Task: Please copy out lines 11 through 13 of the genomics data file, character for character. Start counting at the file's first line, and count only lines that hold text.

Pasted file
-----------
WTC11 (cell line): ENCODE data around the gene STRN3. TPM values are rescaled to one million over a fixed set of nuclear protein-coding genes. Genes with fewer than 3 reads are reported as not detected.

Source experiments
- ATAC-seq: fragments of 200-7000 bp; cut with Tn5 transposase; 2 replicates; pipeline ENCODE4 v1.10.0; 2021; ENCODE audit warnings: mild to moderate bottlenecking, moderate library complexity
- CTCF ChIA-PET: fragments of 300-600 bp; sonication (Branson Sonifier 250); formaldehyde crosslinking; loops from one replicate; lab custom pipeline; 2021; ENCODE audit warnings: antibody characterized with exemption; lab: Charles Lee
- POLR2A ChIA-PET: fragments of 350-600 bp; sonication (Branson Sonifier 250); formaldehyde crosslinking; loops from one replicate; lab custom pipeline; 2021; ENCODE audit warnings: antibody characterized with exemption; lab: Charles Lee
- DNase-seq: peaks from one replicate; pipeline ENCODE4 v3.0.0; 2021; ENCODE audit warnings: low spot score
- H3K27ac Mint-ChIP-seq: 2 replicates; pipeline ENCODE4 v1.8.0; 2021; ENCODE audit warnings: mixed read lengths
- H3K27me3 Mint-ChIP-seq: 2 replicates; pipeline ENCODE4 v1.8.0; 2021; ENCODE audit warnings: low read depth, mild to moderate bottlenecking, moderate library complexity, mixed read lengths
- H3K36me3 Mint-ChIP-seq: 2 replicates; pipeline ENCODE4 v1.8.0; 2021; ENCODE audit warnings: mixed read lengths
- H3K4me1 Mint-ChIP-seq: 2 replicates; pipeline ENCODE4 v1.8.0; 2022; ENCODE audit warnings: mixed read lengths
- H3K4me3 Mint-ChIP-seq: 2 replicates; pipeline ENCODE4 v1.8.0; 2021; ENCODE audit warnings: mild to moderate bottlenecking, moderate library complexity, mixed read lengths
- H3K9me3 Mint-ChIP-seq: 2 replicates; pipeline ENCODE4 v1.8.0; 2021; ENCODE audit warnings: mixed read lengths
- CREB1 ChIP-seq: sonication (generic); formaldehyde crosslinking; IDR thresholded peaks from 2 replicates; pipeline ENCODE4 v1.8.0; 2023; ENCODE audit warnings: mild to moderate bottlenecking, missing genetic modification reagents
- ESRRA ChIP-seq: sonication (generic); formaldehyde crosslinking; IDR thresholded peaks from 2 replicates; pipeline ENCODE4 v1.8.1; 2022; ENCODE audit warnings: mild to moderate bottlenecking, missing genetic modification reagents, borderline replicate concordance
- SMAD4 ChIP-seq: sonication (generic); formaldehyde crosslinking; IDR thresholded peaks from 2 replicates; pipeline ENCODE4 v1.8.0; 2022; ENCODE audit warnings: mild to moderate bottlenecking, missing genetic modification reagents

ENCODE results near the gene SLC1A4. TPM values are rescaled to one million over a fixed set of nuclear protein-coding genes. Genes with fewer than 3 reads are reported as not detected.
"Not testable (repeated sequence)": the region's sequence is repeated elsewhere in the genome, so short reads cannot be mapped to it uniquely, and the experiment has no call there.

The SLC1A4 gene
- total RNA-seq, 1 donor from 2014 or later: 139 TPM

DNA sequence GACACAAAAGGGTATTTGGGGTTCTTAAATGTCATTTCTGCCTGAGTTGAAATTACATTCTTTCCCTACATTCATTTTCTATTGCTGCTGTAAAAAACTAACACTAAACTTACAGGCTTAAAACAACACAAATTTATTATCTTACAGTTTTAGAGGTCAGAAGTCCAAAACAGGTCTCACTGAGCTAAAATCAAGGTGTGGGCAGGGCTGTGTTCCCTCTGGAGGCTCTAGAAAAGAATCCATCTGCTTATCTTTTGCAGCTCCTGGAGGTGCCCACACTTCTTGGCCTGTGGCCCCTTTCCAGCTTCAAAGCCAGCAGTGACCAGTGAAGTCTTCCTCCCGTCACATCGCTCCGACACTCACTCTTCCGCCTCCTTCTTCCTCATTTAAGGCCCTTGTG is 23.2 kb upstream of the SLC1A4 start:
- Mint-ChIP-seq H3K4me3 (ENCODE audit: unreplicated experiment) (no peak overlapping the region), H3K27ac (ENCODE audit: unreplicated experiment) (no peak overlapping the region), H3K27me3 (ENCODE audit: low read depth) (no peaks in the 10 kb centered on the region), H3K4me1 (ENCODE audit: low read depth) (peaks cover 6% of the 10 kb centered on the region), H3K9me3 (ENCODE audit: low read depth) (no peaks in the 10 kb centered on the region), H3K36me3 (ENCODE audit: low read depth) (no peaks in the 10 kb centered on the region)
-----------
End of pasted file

- H3K4me3 Mint-ChIP-seq: 2 replicates; pipeline ENCODE4 v1.8.0; 2021; ENCODE audit warnings: mild to moderate bottlenecking, moderate library complexity, mixed read lengths
- H3K9me3 Mint-ChIP-seq: 2 replicates; pipeline ENCODE4 v1.8.0; 2021; ENCODE audit warnings: mixed read lengths
- CREB1 ChIP-seq: sonication (generic); formaldehyde crosslinking; IDR thresholded peaks from 2 replicates; pipeline ENCODE4 v1.8.0; 2023; ENCODE audit warnings: mild to moderate bottlenecking, missing genetic modification reagents